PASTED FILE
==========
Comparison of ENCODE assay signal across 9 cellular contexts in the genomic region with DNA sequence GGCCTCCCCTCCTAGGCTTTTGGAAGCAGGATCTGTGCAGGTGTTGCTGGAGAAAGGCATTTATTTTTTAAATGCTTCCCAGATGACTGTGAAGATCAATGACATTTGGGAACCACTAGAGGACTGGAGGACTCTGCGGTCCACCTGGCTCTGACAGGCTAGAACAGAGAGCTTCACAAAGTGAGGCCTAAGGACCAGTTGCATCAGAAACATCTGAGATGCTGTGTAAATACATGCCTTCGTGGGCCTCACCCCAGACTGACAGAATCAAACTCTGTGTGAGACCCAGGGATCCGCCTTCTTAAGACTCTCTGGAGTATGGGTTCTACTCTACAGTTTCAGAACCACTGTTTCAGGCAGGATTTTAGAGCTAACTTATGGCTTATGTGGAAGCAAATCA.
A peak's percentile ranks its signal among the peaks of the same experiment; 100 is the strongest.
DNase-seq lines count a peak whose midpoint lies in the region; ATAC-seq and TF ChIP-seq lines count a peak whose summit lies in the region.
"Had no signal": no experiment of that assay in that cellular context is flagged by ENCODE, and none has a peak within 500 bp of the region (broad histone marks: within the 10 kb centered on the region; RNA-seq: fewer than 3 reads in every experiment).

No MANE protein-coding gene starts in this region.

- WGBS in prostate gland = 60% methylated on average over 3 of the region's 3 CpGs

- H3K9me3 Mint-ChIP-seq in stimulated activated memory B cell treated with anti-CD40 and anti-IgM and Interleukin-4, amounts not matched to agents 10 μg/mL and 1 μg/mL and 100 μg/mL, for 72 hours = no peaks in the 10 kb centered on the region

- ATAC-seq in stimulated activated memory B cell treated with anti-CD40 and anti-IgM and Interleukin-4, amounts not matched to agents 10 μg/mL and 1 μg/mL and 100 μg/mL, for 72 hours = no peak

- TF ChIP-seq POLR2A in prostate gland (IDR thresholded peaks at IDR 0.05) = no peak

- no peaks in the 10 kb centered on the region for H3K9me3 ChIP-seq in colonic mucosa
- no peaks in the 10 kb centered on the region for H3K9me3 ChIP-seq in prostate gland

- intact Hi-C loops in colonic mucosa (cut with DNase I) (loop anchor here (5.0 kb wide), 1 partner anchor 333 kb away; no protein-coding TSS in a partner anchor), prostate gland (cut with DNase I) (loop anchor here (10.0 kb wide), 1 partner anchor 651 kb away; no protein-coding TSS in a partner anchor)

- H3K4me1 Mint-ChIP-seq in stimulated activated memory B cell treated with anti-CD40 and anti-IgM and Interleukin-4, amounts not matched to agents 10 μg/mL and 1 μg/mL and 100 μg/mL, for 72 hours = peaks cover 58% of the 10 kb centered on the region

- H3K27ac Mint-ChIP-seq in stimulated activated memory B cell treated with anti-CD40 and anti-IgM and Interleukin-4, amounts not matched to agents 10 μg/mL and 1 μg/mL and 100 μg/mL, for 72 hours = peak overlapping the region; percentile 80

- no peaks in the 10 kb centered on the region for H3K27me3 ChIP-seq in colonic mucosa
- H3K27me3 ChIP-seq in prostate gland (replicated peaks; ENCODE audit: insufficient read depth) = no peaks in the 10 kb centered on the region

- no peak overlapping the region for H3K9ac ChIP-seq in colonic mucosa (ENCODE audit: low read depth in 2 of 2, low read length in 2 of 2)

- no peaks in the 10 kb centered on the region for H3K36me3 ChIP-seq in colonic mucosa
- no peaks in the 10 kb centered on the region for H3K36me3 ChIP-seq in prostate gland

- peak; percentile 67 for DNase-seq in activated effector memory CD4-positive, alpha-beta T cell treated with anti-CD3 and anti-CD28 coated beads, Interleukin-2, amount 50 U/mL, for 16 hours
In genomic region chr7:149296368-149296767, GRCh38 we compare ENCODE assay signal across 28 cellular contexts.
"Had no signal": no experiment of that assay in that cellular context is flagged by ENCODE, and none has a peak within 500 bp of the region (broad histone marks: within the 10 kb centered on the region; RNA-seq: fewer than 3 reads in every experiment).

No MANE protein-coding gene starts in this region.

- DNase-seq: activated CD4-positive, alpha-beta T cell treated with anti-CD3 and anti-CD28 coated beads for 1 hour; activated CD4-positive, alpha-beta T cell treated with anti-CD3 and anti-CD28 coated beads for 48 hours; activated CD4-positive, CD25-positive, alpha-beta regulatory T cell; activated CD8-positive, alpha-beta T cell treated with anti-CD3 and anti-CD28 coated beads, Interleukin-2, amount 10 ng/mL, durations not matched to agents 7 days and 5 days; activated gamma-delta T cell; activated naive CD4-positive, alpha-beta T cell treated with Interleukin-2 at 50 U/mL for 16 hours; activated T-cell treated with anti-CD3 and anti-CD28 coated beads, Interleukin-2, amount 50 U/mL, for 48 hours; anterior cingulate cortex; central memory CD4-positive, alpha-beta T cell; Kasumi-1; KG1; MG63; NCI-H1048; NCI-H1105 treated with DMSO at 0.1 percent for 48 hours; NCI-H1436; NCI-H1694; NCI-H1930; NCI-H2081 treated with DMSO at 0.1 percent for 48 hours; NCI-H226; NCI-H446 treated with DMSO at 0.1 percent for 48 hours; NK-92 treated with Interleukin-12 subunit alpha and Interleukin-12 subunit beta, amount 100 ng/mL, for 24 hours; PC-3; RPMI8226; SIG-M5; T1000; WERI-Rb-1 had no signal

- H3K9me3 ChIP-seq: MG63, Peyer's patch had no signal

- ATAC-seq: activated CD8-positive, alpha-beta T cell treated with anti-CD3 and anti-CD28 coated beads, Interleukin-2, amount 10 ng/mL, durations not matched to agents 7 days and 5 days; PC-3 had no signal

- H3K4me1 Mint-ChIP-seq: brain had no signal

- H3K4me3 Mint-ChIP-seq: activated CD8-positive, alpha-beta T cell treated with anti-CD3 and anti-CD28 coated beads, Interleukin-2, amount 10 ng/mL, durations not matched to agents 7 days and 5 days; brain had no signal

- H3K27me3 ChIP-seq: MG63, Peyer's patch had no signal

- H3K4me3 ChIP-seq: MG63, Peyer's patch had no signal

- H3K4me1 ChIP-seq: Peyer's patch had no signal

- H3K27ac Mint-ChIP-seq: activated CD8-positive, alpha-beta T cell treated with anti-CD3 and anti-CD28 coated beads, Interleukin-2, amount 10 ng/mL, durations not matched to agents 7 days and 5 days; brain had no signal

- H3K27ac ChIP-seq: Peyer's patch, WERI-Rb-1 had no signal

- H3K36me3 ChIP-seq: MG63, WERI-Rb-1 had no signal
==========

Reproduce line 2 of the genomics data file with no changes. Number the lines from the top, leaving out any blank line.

A peak's percentile ranks its signal among the peaks of the same experiment; 100 is the strongest.